The Non-Aligned Summit / Rafael Leon Rodriguez

Picture downloaded from actualidad-solidaria.blogspot.com

In August the sixteenth summit of the Non-Aligned Movement (NAM) came to an end in Teheran, the capital city of Iran — the country which now assumes the presidency of the organization. The Syrian crisis and the Iranian nuclear program dominated the meeting’s agenda. The movement has lost some of its purpose since the end of the Cold War. During the last decade of the 20th century, however, it seems that the flexibility of its members political views has actually allowed it to retain some relevance in the international arena. It has never been clear that leaders of some of the founding member countries understood what non-alignment meant.

Cuba participated in the first summit conference in Belgrade from September 1 to September 6, 1961, along with 27 other states, as a full member. On May 30 of the following year Comandante Fidel Castro approved Operation Anadir, which allowed the former Soviet Union to install nuclear bases in Cuba with missiles directed towards the United States — an action that brought the world to the brink of annihilation. It is reported that, on the night of October 26, 1962, in the midst of the Caribbean Missile Crisis, the Cuban leader sent a letter to then-Premier Nikita Krushchev suggesting that he launch a first-strike nuclear attack on the United States. The letter, which has never been fully released, has been the subject of various interpretations. Underlying it, however, is an awful intent — to launch a third and final world war.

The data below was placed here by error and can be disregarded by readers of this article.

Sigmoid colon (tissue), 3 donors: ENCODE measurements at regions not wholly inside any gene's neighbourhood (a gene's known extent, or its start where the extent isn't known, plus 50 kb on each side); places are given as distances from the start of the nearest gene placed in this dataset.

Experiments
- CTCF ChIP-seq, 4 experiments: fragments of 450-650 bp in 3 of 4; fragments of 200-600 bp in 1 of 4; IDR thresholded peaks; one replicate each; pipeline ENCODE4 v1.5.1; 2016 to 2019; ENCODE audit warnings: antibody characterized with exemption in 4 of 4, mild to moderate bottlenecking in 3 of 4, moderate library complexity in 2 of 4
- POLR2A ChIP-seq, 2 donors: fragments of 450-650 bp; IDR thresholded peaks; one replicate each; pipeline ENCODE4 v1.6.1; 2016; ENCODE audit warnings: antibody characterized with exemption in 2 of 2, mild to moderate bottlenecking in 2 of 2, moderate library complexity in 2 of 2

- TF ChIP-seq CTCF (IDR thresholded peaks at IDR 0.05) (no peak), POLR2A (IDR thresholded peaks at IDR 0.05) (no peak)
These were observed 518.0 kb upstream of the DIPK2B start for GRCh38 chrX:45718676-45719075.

After the crisis Cuba continued its membership in the Movement of Non-Aligned Countries. It later allowed the installation of a Soviet signals intelligence station at Lourdes as well as a contingent of military personnel. It seems that among the most important concerns of NAM’s founding members is support for so-called national independence movements.  The Cuban dictatorship excelled in this regard at the sacrifice of their people, to get thanks for the real and material solidarity offered, and to turn a blind eye to their past history of military commitments with the ex-Soviets. It’s the politics of ambiguity and the half-truths of regimes of this nature to always justify the means for the ultimate end: to remain in power at all costs.

Translated by: @Hachhe

September 11 2012

No Secrets / Regina Coyula

Last week a reader wrote me worried for my security after reading my name in the Diario de Cubaamong the working team for the citizen initiative For Another Cuba. I want to tell to my dear virtual friend and others that share her concern, that it’s a shared choice to do this in the most transparent way, in the end it’s about ratifying some pacts that would consolidate Cubans’ rights as full citizens. It’s good to remember, the government has already taken the first step by signing these pacts four years ago.

I don’t feel any risk working on this initiative, but if I’m wrong, it would confirm the exhaustion of more than a half century of order and command; it would confirm the need for a democratic opening in my country, and the need that we Cubans finally be allowed to enter the XXI century.

Translated by @Hachhe

September 13 2012